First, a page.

In my country, Ghana, children are the joy of their mothers and the pride of their fathers. The birth of a child is a special moment not just for the couple but the entire family. In many societies, particularly in Africa, childbirth is celebrated across the entire community, and rightly so.
Children are precious and looking into their eyes is like looking into happiness and peace itself. The soothing, warmth, and relaxed feeling of holding a baby the first time, their smell and smile just takes all my worries away.
I understand why many parents seem to forget their troubles when their baby is born. Mothers especially know this; once the cry of the baby is heard, feelings of pain, frustration, and fear vanish as if they were never felt. This precious moment of tranquil existence could be for every mother. Or at least that is what I thought until my friend and his wife were burdened with paying a hospital bill after their daughter was born. Bills that they are never supposed to pay in a country that claims to have a policy of Free Maternal and Child Health Care. Our joy turned to fury when we uncovered that unbeknown to us, it was a routine hospital practice to charge insurance beneficiaries fees for deliveries even though delivery services are covered by the insurance.
The hefty hospital bills that many mothers and their partners are made to pay after delivery in Ghana has the potential of preventing the country from meeting the Sustainable Development Goal 3 targets to reduce maternal mortality and neonatal mortality rates and advance towards universal health coverage including financial protection. According to the WHO (2017), preventable causes related to pregnancy and childbirth claim the lives of about 810 women daily with many deaths occurring in Sub-Saharan Africa. Severe haemorrhage, sepsis, pre-eclampsia and eclampsia, delivery complications, and unsafe termination of pregnancy result in about 3/4th of all maternal deaths. The maternal mortality rate and neonatal mortality rate in Ghana are more than 4.5 times and 2.3 times their targets respectively UNICEF 2015 report revealed.
Reducing maternal deaths
In Ghana, the Free Maternal and Child Health Care policy within the National Health Insurance Scheme supposedly provides fee-free antenatal care, normal or assisted deliveries, caesarean section, and post-natal care. The insurance’s establishment in 2003 was intended to replace the infamous “Cash and Carry” system, fee-paying, and provide access to healthcare to all Ghanaians. It has reduced maternal deaths and one study showed increased hospital delivery by 5-fold and even extremely high fold increases for antenatal and postnatal care visits for maternal beneficiaries. Through the policy, Ghana has made strides to reduce maternal deaths with a high impact rapid delivery programme in health facilities by midwives, through items such as skilled attendant deliveries.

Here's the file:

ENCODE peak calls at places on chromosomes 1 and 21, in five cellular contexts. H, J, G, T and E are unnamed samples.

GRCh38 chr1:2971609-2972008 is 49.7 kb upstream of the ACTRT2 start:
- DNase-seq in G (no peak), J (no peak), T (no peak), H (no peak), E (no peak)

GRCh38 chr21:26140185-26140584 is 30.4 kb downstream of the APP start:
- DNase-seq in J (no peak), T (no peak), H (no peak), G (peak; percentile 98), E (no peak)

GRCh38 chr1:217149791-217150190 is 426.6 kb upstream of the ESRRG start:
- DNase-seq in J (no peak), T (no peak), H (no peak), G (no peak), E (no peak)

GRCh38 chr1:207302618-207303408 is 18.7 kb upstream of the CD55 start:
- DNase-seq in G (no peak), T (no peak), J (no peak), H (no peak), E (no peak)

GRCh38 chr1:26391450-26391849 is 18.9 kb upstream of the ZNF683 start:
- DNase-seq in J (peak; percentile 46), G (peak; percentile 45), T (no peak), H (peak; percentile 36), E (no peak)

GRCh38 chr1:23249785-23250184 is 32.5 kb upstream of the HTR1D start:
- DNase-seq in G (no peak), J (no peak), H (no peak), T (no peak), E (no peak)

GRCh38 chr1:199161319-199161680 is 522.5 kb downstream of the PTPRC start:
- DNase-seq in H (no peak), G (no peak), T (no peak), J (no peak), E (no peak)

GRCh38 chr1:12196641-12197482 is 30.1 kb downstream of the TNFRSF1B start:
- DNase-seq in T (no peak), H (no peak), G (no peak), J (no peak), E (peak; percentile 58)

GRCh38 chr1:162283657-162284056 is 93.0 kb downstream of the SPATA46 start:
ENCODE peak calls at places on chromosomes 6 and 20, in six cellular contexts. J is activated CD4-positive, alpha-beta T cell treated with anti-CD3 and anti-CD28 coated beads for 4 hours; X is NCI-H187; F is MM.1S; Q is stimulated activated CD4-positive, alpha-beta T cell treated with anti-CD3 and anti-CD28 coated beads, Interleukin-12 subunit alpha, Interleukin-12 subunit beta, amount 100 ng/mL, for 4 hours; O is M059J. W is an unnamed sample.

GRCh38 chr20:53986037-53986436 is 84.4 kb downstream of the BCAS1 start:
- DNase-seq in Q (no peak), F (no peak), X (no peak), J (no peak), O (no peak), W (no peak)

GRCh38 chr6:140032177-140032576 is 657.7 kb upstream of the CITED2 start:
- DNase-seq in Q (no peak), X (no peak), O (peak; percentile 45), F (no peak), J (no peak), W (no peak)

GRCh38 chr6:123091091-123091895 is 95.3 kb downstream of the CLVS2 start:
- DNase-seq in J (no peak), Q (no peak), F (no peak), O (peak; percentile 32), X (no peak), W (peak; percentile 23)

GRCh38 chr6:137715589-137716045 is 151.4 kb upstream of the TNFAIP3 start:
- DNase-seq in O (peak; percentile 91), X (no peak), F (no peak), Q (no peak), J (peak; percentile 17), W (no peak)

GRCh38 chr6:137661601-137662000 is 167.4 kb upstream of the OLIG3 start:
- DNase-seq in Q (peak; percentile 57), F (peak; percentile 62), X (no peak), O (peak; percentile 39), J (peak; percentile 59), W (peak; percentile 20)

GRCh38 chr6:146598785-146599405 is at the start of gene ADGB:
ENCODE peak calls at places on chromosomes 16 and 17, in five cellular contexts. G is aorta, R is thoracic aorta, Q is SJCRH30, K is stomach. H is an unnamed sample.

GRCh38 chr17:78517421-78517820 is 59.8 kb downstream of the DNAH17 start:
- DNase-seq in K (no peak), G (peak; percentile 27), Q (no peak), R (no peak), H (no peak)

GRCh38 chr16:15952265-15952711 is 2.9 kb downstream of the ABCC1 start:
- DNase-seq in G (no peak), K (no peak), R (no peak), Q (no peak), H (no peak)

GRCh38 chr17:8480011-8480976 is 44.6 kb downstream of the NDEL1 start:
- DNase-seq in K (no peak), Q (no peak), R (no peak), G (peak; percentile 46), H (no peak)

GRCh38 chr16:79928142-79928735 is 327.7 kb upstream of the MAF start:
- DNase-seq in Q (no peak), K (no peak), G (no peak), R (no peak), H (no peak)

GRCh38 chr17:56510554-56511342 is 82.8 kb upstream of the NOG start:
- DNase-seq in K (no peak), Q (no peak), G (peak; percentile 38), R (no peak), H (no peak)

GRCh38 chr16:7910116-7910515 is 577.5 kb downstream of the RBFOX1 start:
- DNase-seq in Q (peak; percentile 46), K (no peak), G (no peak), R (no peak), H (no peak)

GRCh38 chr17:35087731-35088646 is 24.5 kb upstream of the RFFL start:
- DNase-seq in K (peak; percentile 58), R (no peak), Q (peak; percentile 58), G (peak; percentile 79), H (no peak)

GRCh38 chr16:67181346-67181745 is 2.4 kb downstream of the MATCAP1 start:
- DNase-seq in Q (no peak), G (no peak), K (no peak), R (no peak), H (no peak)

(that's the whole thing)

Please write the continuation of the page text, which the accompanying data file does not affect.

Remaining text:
But as my story above revealed, things are far from perfect. Many have complained of paying non-refundable deposits to various health care facilities with a regional minister expressing great sadness about the extortion of monies from insurance beneficiaries. A documentary with the dramatic name “Pay or Die” in 2021 highlighted the involvement of the hospital management team, medical officers, and midwives in extorting money from mothers after delivery with total disregard for their professional roles. They exploited mothers financially. These practices can hinder progress in reducing maternal and neonatal deaths, and reverse the trust placed in the healthcare system as many poor mothers would choose to deliver at home where skilled birth attendants are lacking, and the expertise and equipment needed to manage complications during and after delivery are non-existent.
Some argue that the extortion reported in delivery wards occurs as a result of factors such as poor financing, mismanagement, lack of transparency and corruption of the scheme that leads to delay or non-payment of claims to hospitals leaving hospitals in debt; many of whom may stop providing services. Regardless of explanations there is no way to justify this extortion. Though the scheme has condemned extortion and urged beneficiaries to read the scheme handbook to know their benefits, report attempted extortion and set up a committee to tackle corrupt practices, measures taken are inadequate.
“There is a need for a collaborative effort”
I argue that there is the need for a collaborative and consented effort of the insurance managers, health care providers, and other stakeholders such as the Ministry of Health, health regulatory agencies, civil society, interest groups, beneficiaries, the media, and the public to find solutions. This will include investigating and bringing extortionists to book publicly, and empowering mothers to assert their benefits. While doing these, the scheme must also ensure prompt payments of claims to health care providers. These measures are important to build public trust and social capital to help achieve the outcomes intended, one of which is to reduce maternal and neonatal mortality. Only when mothers can freely access the free maternal and child health care policy will they enjoy and reminisce on the joy and pride of the birth of their baby.
Written by Prince Attah Obeng, Master Student in Public Health at the Faculty of Medicine at Lund University. Edited by Jesper Sundewall, associate professor of health economics at HEARD at University of KwaZulu-Natal and of Global Health Systems at the Social Medicine and Global Health division at Lund University.